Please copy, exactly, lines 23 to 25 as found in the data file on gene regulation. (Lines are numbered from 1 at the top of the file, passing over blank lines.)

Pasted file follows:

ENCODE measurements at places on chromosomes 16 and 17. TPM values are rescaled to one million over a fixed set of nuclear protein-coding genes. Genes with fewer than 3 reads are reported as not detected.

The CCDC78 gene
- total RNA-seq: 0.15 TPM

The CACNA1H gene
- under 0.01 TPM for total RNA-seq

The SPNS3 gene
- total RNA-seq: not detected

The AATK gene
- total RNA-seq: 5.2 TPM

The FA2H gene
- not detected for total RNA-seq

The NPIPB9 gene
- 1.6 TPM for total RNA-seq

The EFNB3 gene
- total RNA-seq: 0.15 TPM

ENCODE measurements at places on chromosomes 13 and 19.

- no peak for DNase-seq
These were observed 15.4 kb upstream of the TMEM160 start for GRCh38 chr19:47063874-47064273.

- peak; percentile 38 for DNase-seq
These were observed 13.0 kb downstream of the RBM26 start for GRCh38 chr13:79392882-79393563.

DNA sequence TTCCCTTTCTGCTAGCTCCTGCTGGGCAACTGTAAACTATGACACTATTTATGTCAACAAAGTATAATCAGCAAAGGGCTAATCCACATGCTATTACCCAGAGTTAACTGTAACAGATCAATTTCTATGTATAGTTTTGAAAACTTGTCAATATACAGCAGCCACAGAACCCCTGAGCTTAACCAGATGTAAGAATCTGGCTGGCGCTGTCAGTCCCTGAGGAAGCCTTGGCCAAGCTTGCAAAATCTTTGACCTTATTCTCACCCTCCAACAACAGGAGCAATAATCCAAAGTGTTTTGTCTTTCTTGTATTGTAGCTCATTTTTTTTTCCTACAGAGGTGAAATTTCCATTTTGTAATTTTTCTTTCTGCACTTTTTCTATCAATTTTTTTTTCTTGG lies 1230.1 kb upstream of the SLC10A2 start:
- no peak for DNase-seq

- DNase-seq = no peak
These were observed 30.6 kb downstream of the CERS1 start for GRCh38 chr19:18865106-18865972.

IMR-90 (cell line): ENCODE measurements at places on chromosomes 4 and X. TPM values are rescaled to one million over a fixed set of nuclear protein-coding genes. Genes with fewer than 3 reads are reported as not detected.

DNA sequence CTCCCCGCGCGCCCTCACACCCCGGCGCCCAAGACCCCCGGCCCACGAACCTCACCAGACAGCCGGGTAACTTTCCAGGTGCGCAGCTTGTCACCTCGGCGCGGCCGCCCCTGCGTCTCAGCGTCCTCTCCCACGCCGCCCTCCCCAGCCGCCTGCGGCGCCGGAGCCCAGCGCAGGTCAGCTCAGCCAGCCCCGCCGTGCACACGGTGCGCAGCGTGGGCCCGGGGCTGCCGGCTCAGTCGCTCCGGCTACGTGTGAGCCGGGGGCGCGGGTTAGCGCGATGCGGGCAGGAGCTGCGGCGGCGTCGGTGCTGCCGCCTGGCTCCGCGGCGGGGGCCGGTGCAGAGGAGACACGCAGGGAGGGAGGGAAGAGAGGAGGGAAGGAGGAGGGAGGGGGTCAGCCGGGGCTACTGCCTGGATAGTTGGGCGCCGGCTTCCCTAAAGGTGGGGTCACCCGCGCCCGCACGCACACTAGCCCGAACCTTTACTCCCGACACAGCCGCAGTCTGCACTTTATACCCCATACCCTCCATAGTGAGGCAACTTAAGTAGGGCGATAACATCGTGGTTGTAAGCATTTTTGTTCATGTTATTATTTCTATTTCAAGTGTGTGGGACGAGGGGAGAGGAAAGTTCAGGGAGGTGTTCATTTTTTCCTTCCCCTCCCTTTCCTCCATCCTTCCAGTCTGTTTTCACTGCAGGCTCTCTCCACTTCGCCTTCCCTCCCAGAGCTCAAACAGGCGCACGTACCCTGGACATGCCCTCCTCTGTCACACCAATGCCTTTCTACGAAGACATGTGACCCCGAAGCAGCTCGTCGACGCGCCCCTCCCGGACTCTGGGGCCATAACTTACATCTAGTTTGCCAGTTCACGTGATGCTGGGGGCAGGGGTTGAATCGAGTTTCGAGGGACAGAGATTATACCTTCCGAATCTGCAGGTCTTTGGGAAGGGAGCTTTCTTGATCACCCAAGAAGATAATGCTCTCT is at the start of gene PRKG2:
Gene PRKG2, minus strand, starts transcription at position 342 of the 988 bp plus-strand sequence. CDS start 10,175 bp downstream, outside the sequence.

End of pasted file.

- DNase-seq = no peak
These were observed 30.6 kb downstream of the CERS1 start for GRCh38 chr19:18865106-18865972.

IMR-90 (cell line): ENCODE measurements at places on chromosomes 4 and X. TPM values are rescaled to one million over a fixed set of nuclear protein-coding genes. Genes with fewer than 3 reads are reported as not detected.